4. What was the Freedman’s Bureau? What contribution did it have on social welfare?
The Bureau of Refugees, Freedmen and Abandoned Lands was created in March 3, 1865 after two years of severe debate. The Freedmen Bureau, as it was commonly called, was to address all matters concerning refugees and freedmen within the states that were under reconstruction. The Bureau was not appropriated a budget of its own, but was as a substitute commissioned as a subsidiary of the War Department and depended upon it for funds and staff.
In the beginning, the Freedmen’s Bureau did not experience from lack of funding. The Bureau sold and rented lands in the South which had been take away during the war. However, President Johnson undermined the Bureau’s funding by returning all lands to the pre-Civil War owners in 1866. After this point, freed slaves lost access to lands and the Bureau lost its principal source of funding.
Many historians believe that the Freedmen’s Bureau made a very small impact, if any, on the freedmen during rebuilding. A few of the reasons for the Bureau’s failures as a provider for social welfare include the following:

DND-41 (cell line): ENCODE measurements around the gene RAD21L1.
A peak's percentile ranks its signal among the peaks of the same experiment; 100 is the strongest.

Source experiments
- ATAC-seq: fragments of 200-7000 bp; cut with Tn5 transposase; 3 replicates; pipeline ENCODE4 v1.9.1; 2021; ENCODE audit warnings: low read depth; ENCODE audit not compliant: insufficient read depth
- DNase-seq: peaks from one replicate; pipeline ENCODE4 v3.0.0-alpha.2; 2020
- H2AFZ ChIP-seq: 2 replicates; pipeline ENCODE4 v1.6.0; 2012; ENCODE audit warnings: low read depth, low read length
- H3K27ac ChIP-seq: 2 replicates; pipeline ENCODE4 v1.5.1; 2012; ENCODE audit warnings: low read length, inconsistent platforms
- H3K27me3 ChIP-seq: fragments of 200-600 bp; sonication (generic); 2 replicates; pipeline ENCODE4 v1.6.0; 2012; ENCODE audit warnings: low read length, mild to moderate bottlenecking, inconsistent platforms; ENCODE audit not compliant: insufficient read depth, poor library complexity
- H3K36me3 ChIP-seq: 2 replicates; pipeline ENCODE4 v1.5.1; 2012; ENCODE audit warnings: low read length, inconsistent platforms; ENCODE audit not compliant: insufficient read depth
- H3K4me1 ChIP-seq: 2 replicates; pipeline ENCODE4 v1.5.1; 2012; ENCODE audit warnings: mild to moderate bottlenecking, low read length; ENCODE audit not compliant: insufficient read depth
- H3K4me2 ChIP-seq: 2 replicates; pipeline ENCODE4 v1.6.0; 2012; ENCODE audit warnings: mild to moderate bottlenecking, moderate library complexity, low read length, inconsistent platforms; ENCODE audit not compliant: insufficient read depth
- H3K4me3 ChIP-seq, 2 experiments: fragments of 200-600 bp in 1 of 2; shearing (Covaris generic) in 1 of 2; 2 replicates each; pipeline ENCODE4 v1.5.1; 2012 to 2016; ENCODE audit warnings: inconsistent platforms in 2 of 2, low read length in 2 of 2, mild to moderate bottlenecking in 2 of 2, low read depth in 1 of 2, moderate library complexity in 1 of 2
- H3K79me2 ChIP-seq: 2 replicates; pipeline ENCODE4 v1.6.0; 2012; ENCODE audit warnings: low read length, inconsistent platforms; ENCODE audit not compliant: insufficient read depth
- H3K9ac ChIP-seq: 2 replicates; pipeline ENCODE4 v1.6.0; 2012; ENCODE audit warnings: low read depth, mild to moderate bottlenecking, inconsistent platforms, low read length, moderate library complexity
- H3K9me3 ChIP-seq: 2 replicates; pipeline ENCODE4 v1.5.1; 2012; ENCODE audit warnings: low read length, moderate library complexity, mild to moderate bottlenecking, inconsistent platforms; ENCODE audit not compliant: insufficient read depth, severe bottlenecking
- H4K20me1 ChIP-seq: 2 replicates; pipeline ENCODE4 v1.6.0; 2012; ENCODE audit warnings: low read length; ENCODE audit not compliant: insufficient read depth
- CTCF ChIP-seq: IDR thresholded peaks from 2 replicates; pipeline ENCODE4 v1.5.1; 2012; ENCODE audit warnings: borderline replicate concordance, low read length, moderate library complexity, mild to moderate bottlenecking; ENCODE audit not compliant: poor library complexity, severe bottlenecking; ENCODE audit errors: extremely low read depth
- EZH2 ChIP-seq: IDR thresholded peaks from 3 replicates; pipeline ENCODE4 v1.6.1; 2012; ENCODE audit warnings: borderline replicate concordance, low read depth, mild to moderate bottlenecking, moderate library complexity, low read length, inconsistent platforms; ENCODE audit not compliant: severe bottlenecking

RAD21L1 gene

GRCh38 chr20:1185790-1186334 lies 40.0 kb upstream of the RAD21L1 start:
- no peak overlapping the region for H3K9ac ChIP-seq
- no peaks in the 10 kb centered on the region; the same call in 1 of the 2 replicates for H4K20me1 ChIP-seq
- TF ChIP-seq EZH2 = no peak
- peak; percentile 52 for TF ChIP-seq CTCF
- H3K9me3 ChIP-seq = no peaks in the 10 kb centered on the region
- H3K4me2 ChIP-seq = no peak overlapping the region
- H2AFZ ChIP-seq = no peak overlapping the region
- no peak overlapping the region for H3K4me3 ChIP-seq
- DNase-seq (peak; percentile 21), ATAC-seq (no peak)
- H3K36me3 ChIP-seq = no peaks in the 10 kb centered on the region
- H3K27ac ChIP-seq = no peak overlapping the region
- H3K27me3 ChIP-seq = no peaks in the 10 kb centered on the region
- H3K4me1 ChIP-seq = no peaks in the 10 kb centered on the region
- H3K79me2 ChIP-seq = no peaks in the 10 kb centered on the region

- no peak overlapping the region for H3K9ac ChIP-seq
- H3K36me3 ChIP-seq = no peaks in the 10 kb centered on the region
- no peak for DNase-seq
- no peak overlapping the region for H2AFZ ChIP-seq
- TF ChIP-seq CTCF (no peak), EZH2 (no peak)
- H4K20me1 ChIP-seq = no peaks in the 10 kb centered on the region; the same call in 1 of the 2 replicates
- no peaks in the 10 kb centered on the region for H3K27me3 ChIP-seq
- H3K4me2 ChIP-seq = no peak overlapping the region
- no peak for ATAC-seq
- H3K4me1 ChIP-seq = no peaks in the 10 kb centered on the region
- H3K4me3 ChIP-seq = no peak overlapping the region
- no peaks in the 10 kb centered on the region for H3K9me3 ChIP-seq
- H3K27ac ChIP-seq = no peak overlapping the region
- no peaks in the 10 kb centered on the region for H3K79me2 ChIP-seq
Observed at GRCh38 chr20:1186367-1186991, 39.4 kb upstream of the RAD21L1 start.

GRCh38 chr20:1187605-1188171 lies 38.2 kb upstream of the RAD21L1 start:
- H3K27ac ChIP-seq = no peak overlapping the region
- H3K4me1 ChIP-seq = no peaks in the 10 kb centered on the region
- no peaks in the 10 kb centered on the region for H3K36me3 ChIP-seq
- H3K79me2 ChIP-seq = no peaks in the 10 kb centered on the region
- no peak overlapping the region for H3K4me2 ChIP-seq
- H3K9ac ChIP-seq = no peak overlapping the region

- lack of funds
- weak organization of the Bureau’s internal structure
- opposition from conservatives
- and apathy of the Southern community
Despite the many criticisms, the Freedmen’s Bureau did facilitate African-Americans gain access to the rights that they were deprived of during slavery. Some of the positive results were:
The Freedmen’s Bureau helped black communities to found schools and churches. Under slavery, blacks had been deprived of the right to education and religion.
It monitored the civil authorities in cases that concerned African-Americans. Initially, the Freedmen’s Bureau conducted its own court of law when it was prohibited for a black to testify in court in the majority of Southern states.